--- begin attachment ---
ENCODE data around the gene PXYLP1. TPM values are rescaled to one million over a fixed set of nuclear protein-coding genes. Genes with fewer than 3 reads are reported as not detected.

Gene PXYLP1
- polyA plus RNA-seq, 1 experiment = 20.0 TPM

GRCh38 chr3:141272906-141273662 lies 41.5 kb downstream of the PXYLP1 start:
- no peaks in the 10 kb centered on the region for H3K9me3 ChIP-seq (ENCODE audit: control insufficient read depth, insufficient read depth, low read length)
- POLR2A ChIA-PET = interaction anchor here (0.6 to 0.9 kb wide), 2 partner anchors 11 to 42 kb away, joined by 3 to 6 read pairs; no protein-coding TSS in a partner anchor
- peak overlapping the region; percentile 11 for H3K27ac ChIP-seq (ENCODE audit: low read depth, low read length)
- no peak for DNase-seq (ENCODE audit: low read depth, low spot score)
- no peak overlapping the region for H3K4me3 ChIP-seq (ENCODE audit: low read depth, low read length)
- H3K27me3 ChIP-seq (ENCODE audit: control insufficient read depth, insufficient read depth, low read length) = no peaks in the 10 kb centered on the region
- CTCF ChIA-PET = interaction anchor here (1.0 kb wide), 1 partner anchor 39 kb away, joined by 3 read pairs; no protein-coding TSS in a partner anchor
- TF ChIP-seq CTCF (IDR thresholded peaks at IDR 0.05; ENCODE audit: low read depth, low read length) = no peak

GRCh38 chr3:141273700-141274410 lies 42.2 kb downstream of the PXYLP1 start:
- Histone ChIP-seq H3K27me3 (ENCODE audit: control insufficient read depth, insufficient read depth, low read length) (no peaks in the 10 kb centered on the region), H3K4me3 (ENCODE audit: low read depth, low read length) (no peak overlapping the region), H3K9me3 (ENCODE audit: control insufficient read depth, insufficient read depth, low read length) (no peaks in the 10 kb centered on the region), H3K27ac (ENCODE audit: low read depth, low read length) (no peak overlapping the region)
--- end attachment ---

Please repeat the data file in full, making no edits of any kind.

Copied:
ENCODE data around the gene PXYLP1. TPM values are rescaled to one million over a fixed set of nuclear protein-coding genes. Genes with fewer than 3 reads are reported as not detected.

Gene PXYLP1
- polyA plus RNA-seq, 1 experiment = 20.0 TPM

GRCh38 chr3:141272906-141273662 lies 41.5 kb downstream of the PXYLP1 start:
- no peaks in the 10 kb centered on the region for H3K9me3 ChIP-seq (ENCODE audit: control insufficient read depth, insufficient read depth, low read length)
- POLR2A ChIA-PET = interaction anchor here (0.6 to 0.9 kb wide), 2 partner anchors 11 to 42 kb away, joined by 3 to 6 read pairs; no protein-coding TSS in a partner anchor
- peak overlapping the region; percentile 11 for H3K27ac ChIP-seq (ENCODE audit: low read depth, low read length)
- no peak for DNase-seq (ENCODE audit: low read depth, low spot score)
- no peak overlapping the region for H3K4me3 ChIP-seq (ENCODE audit: low read depth, low read length)
- H3K27me3 ChIP-seq (ENCODE audit: control insufficient read depth, insufficient read depth, low read length) = no peaks in the 10 kb centered on the region
- CTCF ChIA-PET = interaction anchor here (1.0 kb wide), 1 partner anchor 39 kb away, joined by 3 read pairs; no protein-coding TSS in a partner anchor
- TF ChIP-seq CTCF (IDR thresholded peaks at IDR 0.05; ENCODE audit: low read depth, low read length) = no peak

GRCh38 chr3:141273700-141274410 lies 42.2 kb downstream of the PXYLP1 start:
- Histone ChIP-seq H3K27me3 (ENCODE audit: control insufficient read depth, insufficient read depth, low read length) (no peaks in the 10 kb centered on the region), H3K4me3 (ENCODE audit: low read depth, low read length) (no peak overlapping the region), H3K9me3 (ENCODE audit: control insufficient read depth, insufficient read depth, low read length) (no peaks in the 10 kb centered on the region), H3K27ac (ENCODE audit: low read depth, low read length) (no peak overlapping the region)